Serving the campus of the University of Alabama since 1894

The Crimson White

Serving the campus of the University of Alabama since 1894

The Crimson White

Serving the campus of the University of Alabama since 1894

The Crimson White

Retired general to speak on leadership


The University of Alabama will welcome retired Lt. Gen. William Bud Forster, a three-star general and UA alumnus, back to campus on Oct. 21 to speak about his experiences with leadership and how lessons he learned as a young adult helped to prepare him for the life he has led.

Forster will be in Room 205 of Gorgas Library at 11 a.m. Friday. The lecture will be open to the public, and students are encouraged to attend.

Forster’s list of accomplishments include serving and leading in the United States Armed Forces, becoming vice president of Northrop Grumman Corp, a major research firm in Hunstville, Ala., earning a doctorate in nuclear chemistry from the University of California and managing the Kiowa and Apache flight programs.

Forster said managing the flight programs was primarily a test of leadership and technical skills.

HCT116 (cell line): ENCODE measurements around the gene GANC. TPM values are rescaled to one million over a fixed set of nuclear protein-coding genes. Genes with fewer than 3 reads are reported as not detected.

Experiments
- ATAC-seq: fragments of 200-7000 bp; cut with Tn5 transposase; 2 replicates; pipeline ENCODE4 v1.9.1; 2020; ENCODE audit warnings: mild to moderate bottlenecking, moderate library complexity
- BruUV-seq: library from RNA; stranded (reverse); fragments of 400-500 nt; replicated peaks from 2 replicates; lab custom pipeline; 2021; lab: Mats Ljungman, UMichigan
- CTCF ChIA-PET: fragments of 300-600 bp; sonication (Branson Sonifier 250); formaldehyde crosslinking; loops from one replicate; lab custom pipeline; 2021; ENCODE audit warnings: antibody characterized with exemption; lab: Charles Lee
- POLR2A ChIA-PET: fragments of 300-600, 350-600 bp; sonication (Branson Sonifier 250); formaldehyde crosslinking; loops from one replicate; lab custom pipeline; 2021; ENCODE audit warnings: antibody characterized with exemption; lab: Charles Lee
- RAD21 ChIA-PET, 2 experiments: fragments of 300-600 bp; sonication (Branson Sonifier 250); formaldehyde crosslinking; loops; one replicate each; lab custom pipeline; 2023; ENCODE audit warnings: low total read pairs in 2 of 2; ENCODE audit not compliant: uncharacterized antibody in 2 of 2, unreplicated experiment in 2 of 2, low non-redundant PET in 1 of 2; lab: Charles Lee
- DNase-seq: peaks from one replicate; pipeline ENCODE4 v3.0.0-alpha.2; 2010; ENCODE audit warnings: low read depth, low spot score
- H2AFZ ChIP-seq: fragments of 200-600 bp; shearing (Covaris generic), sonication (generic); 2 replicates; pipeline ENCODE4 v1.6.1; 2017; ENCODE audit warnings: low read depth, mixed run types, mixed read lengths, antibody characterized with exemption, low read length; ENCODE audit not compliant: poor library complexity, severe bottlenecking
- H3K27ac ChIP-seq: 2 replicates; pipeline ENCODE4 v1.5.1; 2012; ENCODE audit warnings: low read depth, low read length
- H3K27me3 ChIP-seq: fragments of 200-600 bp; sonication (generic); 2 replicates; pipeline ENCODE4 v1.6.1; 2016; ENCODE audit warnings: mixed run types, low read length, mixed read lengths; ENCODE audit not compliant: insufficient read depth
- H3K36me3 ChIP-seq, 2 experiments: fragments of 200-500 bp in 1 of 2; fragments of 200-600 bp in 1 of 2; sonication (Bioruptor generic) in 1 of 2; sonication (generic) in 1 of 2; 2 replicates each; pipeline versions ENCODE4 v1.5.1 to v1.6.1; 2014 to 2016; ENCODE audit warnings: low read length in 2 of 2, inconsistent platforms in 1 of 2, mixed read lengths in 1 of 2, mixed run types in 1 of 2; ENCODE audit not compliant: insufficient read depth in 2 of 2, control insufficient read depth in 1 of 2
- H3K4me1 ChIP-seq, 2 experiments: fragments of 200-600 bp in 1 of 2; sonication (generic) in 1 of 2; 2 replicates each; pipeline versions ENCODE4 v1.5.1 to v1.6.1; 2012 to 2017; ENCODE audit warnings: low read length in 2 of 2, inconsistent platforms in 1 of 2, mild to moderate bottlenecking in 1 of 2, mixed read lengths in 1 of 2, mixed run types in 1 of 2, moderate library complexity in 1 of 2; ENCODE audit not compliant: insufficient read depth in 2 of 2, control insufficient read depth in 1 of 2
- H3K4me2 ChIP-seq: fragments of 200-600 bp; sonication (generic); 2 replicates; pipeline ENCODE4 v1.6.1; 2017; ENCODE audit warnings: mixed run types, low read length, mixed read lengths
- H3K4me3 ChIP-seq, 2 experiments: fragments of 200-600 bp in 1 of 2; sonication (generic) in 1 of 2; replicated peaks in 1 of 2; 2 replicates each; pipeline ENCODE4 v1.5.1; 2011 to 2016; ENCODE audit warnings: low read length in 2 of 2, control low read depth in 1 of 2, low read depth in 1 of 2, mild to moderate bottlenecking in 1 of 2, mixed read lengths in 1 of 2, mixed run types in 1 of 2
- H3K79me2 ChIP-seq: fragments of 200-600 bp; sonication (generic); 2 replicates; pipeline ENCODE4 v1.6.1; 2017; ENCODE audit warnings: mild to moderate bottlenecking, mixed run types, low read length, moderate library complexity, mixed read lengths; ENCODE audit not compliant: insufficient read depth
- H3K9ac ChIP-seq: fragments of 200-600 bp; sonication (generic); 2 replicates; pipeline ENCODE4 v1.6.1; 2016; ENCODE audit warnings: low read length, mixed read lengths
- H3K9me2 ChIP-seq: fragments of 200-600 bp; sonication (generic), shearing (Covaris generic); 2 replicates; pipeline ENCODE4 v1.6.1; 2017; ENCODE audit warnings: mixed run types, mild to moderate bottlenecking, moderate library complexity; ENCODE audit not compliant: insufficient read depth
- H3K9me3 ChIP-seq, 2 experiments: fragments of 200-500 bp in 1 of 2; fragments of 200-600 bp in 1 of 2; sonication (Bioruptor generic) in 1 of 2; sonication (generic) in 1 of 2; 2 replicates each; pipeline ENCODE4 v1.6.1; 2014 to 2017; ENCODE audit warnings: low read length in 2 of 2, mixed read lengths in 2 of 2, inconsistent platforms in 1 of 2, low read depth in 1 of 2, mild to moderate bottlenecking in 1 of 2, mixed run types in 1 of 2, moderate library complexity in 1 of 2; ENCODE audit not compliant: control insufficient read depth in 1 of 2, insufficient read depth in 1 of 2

“The training and leadership experience I got from the Army and technical experience from UA and UC helped in developing and transitioning [Kiowa and Apache] helicopters,” Forster said.

Forster led a distinguished military career and received over 30 awards for service. He said the most important facet of the military, however, is the life lessons that can be used both in military and civilian life.

Lt. Col. Jim Shaver, of the UA Army ROTC, agreed with Forster’s statement.

“We encourage our ROTC cadets to attend the lecture; leadership is something you need to have whether you are in military or corporate America,” Lt. Col. Shaver said.

After his military career, Forster became the first Army officer chosen for astronaut training, according to a recent press release from the University.  He said he truly believes that a strong foundation is of utmost importance for success in all areas of life.

“It’s important to learn the fundamentals at an early period in your life. I was afforded that opportunity at UA,” Forster said. “A professor my senior year, who probably gave me more authority than I deserved, allowed me to be a lab instructor, and this helped me to understand my potential.”

Don Hays, an assistant to Dean Robert Olin of the College of Arts and Sciences, was quick to mention the honor in having Forster give a speech at the University.

“The lecture series brings in distinguished alumni who can inspire the students and say, ‘Hey, I was like you at one point … not knowing where I wanted to go or what I wanted to do,’” Hays said.

The Mills lecture series was created by an endowment given by Helen Crow Mills and the late Dr. John Mills.  The endowment was established in order to bring in distinguished alumni speakers to inspire students at the University and give them a sense of what is possible through hard work and perseverance.

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